A Next-Generation Concept Inventory for the Environmental Sciences
This work is supported by a $1 million grant from the National Science Foundation. UNC Environmental Studies faculty member Chelsie Romulo leads the project, which also incorporates an artificial intelligence grading system that is being developed at Michigan State University. Here is a press release for our grant –https://www.unco.edu/news/newsroom/releases/unc-leads-grant-students-learn-sustainability.aspx
Dr. Romulo has put together a website for our grant here – https://cromulo.wordpress.com/stem-education/
Link to our 2020 Geological Society of America conference presentation “Introducing a Next Generation Concept Inventory using Constructed Response”
Link to our 2020 Association of Environmental Studies and Sciences conference presentation “What’s Missing in Environmental Studies and Science and What to Do About It“
Link to our 2020 Association of Environmental Studies and Sciences conference presentation “What are We Covering in Introductory Environmental Courses?“
TedEd Lesson on Volcanoes
In 2019 and 2020, I worked with the folks from TedEd to put together an online lesson on what makes volcanoes erupt. The presentation is aimed at high school and college students, and talks mostly about the physical conditions needed to make an eruption. You can access the video and related materials here:
International Geoscience Education Organisation (IGEO)
Since 2016 I have served as a US Councilor on the International Geoscience Education Organisation, a group that promotes the geosciences world wide at all education levels. The group has a number of major outreach initiatives that you can learn more about here – http://www.igeoscied.org/ , including the publication of a free to use international geology textbook aimed at high school and college students (here is the link for the free text, published in several languages – http://www.igeoscied.org/teaching-resources/geoscience-text-books/)
Semester at Sea Spring 2015 Voyage
Perhaps the single most impactful event of my life was participating as a faculty member for the Spring 2015 Semester at Sea Voyage. I could devote an entire website to the things I experienced traveling around the world on a ship with 600 college students, faculty, staff and their families. I taught 3 courses on the voyage, ran field trips in Hawaii, South Africa and Morocco, and made friends I will have for the rest of my life. I am not eloquent enough to properly convey what this experience meant to me, so I will take the easy way out and simply post a collage of pictures. The only words that come to mind are – I will never be the same. Click on the photos below for full-sized version (some of the thumbnails below are cropped). Go to http://www.semesteratsea.org for more details.
The role of physics in learning Earth science concepts
Working with my long time colleague Julie Libarkin from Michigan State University, we investigated the role that physics plays in learning Earth science concepts. Using data from the GCI (Geoscience Concept Inventory – see below) we found that nearly half of the concepts that students struggled with the most have a strong physics and chemistry tie. We suggested that unless students have a firm grasp of basic physics and chemistry, they may have difficulty understanding some fundamental geoscience concepts. The work was published in the Journal of Geoscience Education in 2016 (Anderson and Libarkin, 2016 – see Publications.)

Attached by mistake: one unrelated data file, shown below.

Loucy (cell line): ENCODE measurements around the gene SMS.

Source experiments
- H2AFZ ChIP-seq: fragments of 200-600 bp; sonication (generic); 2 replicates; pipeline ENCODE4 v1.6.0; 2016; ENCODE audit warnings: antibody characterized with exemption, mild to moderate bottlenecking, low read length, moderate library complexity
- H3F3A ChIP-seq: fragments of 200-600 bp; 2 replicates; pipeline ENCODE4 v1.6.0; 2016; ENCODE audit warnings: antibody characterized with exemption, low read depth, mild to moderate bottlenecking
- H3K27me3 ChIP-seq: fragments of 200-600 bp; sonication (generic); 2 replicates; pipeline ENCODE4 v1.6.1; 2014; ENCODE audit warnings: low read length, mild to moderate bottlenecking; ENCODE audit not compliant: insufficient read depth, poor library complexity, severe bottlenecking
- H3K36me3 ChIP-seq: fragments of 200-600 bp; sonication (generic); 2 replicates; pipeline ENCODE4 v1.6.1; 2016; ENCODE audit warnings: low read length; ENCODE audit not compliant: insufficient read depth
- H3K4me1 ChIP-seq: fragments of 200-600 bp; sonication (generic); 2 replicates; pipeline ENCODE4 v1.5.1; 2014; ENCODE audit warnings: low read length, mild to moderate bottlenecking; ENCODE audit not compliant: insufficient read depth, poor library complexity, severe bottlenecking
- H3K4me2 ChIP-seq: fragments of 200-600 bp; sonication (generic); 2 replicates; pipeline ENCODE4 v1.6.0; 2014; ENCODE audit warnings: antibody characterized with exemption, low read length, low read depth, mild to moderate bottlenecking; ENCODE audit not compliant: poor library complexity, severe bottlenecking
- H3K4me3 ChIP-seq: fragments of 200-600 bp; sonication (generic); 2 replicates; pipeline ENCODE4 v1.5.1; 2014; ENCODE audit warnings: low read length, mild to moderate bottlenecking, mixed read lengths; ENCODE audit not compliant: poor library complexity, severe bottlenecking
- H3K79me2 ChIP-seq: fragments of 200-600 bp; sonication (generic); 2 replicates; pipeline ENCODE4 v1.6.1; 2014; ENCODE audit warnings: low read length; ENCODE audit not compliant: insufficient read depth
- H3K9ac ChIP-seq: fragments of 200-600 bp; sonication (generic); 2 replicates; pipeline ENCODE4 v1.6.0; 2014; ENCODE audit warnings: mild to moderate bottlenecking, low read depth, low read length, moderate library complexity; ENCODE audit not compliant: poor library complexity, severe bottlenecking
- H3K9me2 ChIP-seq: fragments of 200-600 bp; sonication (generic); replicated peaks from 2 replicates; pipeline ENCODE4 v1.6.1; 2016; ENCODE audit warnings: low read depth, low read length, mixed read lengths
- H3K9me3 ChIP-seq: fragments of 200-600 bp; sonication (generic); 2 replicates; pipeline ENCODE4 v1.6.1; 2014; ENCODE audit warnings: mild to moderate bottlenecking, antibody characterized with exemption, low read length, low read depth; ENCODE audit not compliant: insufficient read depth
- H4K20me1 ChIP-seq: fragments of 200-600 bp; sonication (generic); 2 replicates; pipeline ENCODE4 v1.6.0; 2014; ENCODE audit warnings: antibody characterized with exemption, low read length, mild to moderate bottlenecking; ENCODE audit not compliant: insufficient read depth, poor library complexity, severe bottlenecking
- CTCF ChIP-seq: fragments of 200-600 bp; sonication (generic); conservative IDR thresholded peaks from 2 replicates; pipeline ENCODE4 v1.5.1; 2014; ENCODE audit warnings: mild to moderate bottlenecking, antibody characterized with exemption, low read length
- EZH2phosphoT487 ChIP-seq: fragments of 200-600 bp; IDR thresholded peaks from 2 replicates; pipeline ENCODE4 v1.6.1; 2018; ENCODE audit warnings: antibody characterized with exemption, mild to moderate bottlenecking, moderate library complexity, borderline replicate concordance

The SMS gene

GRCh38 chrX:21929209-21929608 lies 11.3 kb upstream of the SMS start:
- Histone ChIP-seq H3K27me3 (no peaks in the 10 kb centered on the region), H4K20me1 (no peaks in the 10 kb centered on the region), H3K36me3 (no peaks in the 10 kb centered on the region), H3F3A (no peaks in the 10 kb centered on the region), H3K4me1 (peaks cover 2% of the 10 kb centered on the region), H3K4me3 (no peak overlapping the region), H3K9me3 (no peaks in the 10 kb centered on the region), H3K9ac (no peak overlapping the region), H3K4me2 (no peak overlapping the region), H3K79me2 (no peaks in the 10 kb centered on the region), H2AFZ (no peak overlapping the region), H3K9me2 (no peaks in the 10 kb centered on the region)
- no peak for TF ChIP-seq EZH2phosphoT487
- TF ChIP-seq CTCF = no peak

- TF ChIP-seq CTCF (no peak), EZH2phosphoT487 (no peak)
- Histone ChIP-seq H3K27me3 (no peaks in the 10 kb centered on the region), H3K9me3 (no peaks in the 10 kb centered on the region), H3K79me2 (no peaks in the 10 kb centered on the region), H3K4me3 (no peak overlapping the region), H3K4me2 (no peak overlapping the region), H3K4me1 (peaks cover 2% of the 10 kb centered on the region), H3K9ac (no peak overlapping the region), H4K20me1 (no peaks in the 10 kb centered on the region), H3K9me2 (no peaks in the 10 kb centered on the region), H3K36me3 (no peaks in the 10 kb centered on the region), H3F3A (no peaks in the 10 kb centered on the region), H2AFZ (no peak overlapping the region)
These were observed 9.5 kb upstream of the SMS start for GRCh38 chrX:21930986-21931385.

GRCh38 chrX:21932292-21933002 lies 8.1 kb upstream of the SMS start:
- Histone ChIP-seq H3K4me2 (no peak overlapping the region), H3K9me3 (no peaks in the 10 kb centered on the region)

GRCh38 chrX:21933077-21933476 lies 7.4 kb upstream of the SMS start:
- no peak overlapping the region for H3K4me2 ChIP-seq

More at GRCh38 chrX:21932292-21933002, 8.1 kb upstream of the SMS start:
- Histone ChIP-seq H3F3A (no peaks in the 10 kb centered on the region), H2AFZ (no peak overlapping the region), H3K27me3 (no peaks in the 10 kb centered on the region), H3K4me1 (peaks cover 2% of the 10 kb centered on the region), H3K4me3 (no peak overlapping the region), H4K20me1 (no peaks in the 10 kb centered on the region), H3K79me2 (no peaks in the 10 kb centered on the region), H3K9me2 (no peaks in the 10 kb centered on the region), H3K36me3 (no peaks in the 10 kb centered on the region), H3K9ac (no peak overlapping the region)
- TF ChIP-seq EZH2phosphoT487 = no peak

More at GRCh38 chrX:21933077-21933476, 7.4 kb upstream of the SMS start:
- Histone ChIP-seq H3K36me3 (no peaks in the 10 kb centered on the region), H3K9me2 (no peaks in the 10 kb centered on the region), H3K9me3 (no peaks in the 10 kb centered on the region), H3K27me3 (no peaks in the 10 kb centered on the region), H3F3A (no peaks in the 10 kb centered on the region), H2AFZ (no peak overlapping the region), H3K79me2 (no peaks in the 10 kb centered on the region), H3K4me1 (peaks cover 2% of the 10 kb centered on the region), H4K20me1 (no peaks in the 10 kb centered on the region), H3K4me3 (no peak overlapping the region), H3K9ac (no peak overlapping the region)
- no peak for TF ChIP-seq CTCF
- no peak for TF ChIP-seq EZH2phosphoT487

NCAR Global Climate Change Research Experience for Teachers
This work was supported by a $500K grant from NASA’s Global Climate Change Education program. Working with my colleagues from the University Corporation for Atmospheric Research, we trained cohorts of teachers from all over the country on how to adapt their classrooms and lessons to incorporated more learning on climate change issues. Teachers stayed in residence at the National Center for Atmospheric Research (NCAR) in Boulder, Colorado, where they were surrounded by scientists, education experts, and communications specialists who could assist them with their work.
Promoting and Supporting Community College Transfer Students in Chemistry
Supported by a $600K grant from the National Science Foundation’s S-STEM program, I worked with Kim Pacheco and Robin Macaluso from UNC’s Chemistry Department on a program to help students make the jump from local community colleges to UNC. The program included mentoring, financial assistance, working with the UNC registrar to develop matriculation agreements for course transfers, and money for research.
The Geoscience Concept Inventory
Supported by two large NSF grants, I worked with Dr. Julie Libarkin (Michigan State University) to develop a research-grade exam for introductory geology students that tests their background knowledge on fundamental geology concepts. This work was a huge undertaking that has resulted in numerous publications. One of our first papers, Libarkin et al., 2005 (See Publications) is the most cited paper in the history of the Journal of Geoscience Education. Julie has an extension website that describes the GCI, its creating, publications, instructions for how to use it, and links to other concept inventories in science.